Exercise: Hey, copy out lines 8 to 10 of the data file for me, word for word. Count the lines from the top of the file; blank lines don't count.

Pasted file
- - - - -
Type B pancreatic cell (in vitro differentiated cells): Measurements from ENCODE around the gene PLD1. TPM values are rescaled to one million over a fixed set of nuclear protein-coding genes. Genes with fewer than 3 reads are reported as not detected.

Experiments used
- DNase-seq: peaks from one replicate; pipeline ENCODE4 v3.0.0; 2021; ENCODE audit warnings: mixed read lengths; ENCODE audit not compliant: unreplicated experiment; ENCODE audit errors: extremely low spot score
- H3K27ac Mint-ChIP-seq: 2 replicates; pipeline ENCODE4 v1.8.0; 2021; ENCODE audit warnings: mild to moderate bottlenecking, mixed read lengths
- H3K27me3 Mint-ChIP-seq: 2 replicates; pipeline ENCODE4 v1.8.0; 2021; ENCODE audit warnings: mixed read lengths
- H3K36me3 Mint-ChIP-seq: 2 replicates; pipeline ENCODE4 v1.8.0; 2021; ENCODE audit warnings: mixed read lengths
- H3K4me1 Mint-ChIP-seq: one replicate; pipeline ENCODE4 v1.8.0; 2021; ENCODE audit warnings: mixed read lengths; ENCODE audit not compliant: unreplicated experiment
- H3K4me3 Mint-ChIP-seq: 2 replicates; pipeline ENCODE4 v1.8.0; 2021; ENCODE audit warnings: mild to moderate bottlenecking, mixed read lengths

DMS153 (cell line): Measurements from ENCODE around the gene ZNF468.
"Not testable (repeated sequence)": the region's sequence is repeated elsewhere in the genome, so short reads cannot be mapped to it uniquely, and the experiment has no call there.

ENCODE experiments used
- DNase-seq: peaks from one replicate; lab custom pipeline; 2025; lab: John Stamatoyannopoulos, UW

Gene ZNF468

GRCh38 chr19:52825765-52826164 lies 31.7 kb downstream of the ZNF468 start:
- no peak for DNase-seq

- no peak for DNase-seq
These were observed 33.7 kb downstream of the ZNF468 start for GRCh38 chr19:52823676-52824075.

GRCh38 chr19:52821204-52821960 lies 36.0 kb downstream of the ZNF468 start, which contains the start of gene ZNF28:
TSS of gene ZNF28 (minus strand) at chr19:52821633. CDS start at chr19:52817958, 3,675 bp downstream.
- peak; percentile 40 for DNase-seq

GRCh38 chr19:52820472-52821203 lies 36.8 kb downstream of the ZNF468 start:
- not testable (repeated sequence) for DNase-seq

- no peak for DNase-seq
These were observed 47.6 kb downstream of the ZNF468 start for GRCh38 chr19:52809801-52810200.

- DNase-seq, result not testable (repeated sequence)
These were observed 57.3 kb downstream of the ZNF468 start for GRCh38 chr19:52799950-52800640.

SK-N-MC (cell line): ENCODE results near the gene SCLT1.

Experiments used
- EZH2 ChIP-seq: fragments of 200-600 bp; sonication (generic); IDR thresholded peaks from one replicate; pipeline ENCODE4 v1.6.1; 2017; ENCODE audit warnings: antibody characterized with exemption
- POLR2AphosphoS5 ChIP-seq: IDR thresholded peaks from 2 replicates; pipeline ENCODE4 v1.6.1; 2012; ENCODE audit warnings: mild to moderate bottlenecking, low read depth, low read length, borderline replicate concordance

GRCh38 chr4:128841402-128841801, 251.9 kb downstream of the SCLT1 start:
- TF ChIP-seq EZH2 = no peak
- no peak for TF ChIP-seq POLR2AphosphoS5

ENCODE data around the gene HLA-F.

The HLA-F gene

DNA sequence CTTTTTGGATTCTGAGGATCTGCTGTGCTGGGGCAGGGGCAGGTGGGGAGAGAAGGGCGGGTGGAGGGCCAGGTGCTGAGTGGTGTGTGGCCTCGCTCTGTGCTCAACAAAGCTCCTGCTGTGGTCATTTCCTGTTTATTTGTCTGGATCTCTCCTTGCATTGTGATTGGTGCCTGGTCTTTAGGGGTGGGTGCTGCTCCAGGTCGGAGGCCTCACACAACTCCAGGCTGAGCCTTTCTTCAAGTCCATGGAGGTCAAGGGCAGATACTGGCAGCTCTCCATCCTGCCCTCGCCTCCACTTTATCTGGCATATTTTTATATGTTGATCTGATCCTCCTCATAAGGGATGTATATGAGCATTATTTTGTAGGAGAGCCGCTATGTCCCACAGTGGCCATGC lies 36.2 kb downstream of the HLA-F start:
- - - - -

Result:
- H3K4me3 Mint-ChIP-seq: 2 replicates; pipeline ENCODE4 v1.8.0; 2021; ENCODE audit warnings: mild to moderate bottlenecking, mixed read lengths

DMS153 (cell line): Measurements from ENCODE around the gene ZNF468.
"Not testable (repeated sequence)": the region's sequence is repeated elsewhere in the genome, so short reads cannot be mapped to it uniquely, and the experiment has no call there.